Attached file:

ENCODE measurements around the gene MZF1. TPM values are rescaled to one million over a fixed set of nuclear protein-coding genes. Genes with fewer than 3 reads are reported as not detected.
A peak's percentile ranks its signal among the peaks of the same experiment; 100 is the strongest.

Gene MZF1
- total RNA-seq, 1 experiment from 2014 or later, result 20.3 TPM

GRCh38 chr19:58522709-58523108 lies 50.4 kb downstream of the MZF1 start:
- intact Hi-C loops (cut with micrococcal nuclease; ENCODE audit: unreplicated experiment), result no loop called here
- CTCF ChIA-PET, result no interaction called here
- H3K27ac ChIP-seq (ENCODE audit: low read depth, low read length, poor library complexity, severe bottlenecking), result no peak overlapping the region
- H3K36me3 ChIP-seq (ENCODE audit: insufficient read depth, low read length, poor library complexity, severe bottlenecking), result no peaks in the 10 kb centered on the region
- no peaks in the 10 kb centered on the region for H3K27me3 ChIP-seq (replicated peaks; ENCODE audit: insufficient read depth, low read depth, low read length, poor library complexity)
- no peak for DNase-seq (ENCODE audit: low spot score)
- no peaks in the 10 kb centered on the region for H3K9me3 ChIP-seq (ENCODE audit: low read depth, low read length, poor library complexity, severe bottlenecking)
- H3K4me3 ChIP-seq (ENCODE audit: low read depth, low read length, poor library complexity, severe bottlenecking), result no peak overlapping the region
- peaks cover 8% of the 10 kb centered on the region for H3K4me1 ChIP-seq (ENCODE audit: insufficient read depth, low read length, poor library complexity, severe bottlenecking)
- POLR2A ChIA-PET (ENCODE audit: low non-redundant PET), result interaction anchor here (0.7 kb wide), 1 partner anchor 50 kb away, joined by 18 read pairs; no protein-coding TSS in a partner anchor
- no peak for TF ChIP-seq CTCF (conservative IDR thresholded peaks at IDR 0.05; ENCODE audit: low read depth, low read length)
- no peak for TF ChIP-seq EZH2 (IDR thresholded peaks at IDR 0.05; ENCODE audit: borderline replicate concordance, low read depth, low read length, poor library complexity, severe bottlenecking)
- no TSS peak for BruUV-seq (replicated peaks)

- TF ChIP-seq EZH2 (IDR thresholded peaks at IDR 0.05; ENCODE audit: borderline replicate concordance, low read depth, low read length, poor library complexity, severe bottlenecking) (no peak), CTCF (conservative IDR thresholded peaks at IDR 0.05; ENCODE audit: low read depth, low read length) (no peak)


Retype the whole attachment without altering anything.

ENCODE measurements around the gene MZF1. TPM values are rescaled to one million over a fixed set of nuclear protein-coding genes. Genes with fewer than 3 reads are reported as not detected.
A peak's percentile ranks its signal among the peaks of the same experiment; 100 is the strongest.

Gene MZF1
- total RNA-seq, 1 experiment from 2014 or later, result 20.3 TPM

GRCh38 chr19:58522709-58523108 lies 50.4 kb downstream of the MZF1 start:
- intact Hi-C loops (cut with micrococcal nuclease; ENCODE audit: unreplicated experiment), result no loop called here
- CTCF ChIA-PET, result no interaction called here
- H3K27ac ChIP-seq (ENCODE audit: low read depth, low read length, poor library complexity, severe bottlenecking), result no peak overlapping the region
- H3K36me3 ChIP-seq (ENCODE audit: insufficient read depth, low read length, poor library complexity, severe bottlenecking), result no peaks in the 10 kb centered on the region
- no peaks in the 10 kb centered on the region for H3K27me3 ChIP-seq (replicated peaks; ENCODE audit: insufficient read depth, low read depth, low read length, poor library complexity)
- no peak for DNase-seq (ENCODE audit: low spot score)
- no peaks in the 10 kb centered on the region for H3K9me3 ChIP-seq (ENCODE audit: low read depth, low read length, poor library complexity, severe bottlenecking)
- H3K4me3 ChIP-seq (ENCODE audit: low read depth, low read length, poor library complexity, severe bottlenecking), result no peak overlapping the region
- peaks cover 8% of the 10 kb centered on the region for H3K4me1 ChIP-seq (ENCODE audit: insufficient read depth, low read length, poor library complexity, severe bottlenecking)
- POLR2A ChIA-PET (ENCODE audit: low non-redundant PET), result interaction anchor here (0.7 kb wide), 1 partner anchor 50 kb away, joined by 18 read pairs; no protein-coding TSS in a partner anchor
- no peak for TF ChIP-seq CTCF (conservative IDR thresholded peaks at IDR 0.05; ENCODE audit: low read depth, low read length)
- no peak for TF ChIP-seq EZH2 (IDR thresholded peaks at IDR 0.05; ENCODE audit: borderline replicate concordance, low read depth, low read length, poor library complexity, severe bottlenecking)
- no TSS peak for BruUV-seq (replicated peaks)

- TF ChIP-seq EZH2 (IDR thresholded peaks at IDR 0.05; ENCODE audit: borderline replicate concordance, low read depth, low read length, poor library complexity, severe bottlenecking) (no peak), CTCF (conservative IDR thresholded peaks at IDR 0.05; ENCODE audit: low read depth, low read length) (no peak)